Author Topic: Bond interviewed by John Tusa  (Read 3895 times)

0 Members and 1 Guest are viewing this topic.

Offline Iain Fisher

  • Administrator
  • Hero Member
  • *****
  • Posts: 1529
    • Iain Fisher
Bond interviewed by John Tusa
« Reply #1 on: May 23, 2008, 04:35:53 PM »
BBC Radio 3 have an online link to an interview with Edward Bond.  Some interesting bits but it does get a bit intense on strange topics.

The interview and transcript are here:
www.bbc.co.uk/radio3/johntusainterview/bond_transcript.shtml

From the introduction:

- Why haven't we seen more of them in London, on the stages of the national theatres, on the screens of BBC Television? And here the problems - or rather the interesting bits - begin. Bond's plays are performed - in France and Germany and elsewhere on the continent. But he refuses to have them played by our national companies of whom he is very critical. The National Theatre is "a Technicolor sewer"; the Royal Shakespeare Company "trivialises and vulgarises Shakespeare in a way that is truly barbarous".


The interview itself becomes heated

-But it's what I said earlier about, you put these things very strongly, very
provocatively, but my God you overstate the case don't you?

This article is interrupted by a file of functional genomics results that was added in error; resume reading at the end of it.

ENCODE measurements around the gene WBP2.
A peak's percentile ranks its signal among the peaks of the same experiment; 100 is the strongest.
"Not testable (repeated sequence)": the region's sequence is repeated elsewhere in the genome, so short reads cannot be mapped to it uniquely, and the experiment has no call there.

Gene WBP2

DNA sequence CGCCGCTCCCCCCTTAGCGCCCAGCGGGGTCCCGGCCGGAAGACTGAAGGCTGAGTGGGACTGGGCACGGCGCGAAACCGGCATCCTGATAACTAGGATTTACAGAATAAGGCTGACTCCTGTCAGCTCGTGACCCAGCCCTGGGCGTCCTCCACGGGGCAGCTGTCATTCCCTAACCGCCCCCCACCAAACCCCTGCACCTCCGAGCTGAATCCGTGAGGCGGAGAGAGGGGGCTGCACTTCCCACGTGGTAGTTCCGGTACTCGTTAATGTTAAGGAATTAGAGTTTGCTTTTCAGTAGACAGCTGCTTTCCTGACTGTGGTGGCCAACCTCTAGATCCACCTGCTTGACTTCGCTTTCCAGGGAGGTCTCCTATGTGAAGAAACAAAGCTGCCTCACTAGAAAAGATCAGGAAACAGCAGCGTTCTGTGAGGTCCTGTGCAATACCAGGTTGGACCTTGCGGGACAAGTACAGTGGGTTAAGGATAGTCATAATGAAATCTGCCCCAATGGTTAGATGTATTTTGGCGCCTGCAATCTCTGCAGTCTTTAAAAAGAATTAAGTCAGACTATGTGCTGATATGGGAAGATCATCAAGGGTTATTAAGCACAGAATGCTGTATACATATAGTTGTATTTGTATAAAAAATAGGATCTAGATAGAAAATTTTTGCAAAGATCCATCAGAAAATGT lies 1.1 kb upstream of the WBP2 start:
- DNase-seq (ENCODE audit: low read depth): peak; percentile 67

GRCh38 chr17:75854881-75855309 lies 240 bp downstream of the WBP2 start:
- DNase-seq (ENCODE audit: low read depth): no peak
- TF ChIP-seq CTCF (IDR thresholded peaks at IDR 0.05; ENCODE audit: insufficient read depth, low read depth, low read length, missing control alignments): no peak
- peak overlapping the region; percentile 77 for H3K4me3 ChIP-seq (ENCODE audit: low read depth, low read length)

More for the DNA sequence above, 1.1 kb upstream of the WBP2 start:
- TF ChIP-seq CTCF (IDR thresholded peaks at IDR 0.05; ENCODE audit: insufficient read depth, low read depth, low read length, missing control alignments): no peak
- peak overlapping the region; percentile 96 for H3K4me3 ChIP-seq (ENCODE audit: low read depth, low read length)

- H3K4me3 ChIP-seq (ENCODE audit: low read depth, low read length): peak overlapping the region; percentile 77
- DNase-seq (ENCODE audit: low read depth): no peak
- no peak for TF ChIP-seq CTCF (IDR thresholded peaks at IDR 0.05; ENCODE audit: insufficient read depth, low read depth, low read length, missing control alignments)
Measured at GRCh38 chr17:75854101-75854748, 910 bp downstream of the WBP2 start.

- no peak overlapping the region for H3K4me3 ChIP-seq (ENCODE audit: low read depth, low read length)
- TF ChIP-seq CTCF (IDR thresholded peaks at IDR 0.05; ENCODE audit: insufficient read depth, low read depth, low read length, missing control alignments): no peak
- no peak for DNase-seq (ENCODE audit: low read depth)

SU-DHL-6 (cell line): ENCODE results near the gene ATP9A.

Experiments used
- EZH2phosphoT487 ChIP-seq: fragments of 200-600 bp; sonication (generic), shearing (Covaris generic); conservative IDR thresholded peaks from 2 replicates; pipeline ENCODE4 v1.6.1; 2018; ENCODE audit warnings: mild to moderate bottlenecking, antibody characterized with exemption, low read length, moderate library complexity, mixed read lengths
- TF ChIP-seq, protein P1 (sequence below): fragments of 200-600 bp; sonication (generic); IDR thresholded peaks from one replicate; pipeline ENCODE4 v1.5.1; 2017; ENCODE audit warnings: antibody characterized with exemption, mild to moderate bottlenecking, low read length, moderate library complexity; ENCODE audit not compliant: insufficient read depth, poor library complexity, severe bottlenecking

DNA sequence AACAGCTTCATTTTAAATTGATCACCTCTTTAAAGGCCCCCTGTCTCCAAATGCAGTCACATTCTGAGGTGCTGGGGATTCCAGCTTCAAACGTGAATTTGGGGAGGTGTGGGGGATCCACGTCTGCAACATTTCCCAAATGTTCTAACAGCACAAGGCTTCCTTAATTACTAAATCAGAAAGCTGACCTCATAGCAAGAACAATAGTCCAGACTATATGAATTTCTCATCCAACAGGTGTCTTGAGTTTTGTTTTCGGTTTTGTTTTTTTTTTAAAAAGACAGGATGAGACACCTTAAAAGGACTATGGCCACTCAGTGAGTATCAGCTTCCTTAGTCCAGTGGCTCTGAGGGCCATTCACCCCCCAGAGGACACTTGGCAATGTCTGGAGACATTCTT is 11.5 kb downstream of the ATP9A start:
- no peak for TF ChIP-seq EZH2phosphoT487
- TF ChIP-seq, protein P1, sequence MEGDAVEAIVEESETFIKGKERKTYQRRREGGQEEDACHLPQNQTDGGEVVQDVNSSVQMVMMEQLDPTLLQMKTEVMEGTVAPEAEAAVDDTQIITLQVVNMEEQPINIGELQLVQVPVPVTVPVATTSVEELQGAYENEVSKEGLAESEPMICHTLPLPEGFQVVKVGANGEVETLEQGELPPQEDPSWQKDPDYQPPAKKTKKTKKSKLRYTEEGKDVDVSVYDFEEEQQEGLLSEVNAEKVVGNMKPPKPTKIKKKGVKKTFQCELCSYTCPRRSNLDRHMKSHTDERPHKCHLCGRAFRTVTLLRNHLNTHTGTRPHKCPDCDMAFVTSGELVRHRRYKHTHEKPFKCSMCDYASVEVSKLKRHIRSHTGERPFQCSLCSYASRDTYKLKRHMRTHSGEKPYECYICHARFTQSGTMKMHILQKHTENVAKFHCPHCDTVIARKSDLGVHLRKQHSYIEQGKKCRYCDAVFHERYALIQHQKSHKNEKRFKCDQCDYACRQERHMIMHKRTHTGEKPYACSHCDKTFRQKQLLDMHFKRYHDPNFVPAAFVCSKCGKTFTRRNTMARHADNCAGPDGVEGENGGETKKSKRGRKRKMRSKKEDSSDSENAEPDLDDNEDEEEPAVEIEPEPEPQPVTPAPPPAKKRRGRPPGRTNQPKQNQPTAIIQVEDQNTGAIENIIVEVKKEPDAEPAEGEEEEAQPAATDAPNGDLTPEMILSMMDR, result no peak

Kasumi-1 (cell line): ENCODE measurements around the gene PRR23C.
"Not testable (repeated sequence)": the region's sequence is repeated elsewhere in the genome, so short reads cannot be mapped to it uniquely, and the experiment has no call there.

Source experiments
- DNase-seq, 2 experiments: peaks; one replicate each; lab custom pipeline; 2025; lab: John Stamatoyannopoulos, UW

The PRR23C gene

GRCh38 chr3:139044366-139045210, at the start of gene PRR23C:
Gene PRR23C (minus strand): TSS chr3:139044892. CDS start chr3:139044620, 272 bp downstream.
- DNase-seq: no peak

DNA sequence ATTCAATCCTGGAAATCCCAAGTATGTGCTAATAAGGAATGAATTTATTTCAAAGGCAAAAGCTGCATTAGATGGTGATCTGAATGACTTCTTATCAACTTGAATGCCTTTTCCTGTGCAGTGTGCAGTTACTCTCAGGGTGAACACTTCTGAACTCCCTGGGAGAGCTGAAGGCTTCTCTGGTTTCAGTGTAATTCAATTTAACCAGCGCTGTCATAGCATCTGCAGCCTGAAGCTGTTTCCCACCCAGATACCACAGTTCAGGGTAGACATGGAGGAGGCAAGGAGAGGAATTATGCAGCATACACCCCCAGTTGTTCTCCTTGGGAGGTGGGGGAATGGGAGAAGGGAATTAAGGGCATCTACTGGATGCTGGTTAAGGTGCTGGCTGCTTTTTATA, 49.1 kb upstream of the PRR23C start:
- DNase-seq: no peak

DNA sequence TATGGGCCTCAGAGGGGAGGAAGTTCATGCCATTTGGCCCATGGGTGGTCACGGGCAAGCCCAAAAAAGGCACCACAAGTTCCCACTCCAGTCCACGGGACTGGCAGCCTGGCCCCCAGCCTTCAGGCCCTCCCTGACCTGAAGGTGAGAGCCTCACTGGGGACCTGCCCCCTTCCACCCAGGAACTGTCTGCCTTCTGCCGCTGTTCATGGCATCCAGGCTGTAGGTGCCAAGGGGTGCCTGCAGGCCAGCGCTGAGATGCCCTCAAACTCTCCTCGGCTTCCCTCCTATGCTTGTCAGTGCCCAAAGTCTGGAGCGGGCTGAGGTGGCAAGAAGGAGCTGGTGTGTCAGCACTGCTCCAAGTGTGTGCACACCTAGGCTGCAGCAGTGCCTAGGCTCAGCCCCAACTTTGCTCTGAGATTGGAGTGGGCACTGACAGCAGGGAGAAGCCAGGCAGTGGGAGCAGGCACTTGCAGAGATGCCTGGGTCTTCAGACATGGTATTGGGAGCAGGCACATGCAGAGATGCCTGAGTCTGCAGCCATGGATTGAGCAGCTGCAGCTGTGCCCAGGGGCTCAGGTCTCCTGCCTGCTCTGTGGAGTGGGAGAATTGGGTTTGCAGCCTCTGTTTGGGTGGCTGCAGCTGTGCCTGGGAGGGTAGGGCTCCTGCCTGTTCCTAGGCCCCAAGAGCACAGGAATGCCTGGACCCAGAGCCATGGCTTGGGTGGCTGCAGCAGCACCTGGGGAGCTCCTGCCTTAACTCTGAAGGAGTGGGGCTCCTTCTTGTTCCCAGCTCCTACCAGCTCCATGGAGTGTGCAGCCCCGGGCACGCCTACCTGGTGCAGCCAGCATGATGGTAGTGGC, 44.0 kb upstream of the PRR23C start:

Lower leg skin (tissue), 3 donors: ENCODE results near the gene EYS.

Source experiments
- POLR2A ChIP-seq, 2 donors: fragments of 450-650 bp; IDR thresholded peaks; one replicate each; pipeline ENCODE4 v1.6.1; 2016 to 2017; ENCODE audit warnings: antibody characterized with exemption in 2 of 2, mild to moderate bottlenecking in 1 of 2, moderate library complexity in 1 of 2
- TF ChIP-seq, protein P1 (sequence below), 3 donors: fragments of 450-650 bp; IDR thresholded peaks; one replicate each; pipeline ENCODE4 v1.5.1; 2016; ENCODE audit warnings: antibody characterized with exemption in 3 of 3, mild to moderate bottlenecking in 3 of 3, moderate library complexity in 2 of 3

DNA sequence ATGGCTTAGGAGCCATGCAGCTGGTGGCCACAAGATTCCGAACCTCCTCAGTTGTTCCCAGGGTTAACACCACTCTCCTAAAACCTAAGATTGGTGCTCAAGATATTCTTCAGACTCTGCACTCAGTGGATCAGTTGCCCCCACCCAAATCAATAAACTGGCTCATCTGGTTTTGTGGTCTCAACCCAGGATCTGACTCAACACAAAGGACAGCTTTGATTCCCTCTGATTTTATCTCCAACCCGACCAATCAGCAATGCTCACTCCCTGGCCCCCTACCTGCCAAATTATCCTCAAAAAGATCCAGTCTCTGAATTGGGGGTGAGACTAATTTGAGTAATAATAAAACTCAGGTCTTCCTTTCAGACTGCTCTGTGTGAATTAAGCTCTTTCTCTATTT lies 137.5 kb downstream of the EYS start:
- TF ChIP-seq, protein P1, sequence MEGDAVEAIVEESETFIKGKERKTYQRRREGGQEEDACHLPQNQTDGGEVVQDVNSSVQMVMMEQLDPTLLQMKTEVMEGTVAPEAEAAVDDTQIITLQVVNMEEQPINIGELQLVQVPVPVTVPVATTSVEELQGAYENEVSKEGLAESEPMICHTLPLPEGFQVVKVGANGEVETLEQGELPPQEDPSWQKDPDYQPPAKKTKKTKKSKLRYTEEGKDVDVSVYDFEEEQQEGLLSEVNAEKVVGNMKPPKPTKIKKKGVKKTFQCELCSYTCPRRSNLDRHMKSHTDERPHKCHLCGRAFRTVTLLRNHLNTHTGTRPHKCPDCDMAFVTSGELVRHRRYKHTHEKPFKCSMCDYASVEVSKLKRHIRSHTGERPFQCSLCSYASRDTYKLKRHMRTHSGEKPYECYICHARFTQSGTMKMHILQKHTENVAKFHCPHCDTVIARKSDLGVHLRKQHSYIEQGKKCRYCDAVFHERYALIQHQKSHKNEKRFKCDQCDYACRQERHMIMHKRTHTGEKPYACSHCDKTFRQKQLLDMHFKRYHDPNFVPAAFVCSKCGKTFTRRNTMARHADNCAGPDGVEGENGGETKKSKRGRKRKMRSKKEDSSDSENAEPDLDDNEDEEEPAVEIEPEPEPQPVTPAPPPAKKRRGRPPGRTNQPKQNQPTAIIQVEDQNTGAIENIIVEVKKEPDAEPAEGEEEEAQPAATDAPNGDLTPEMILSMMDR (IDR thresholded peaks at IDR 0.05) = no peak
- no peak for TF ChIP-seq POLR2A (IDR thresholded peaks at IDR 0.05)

- No.
- Yes, you do, I mean the idea that technology can be dismissed as being 100% bad...
- I didn't say that.
- Yes you did because you said that all it was, was a way of supporting an otherwise
dead society, dead...
- That's the way it works for us, I mean if we were human beings we would be able to
use our hospitals, we would be able to use all the science that we've got, not in order to gas people and not in order to drop bombs on Hiroshima .
- Yes, but you see you don't admit that we do other things with technology?
- Yes I do.
- You don't.
- I'm sorry, I do, look I'm only talking about the collective, I'm talking from the point of view of a manufacturer, which I would invite you to look at from, it's a very interesting point of view. I'm saying collectively this is the result.

and later

- All what I am talking about is this thing called humanness, that that should be kept alive in the human psyche and I think, yes, this is where I agree with you, that ultimately it is. But then I have to say that corruption is a form of innocence because I can't say, oh they're not really corrupt.
- Is this what you hope, these views, that people who produce your plays in the
future, will get from them?
- I couldn't care less.
- You don't care?
- I could not care less.
- Is it over when you have written the play... But I mean you care enough to write
them, you couldn't stop writing plays...
- I care enough to write these plays because I must understand the problems of the
world I'm in.


I hope this is of interest.

Iain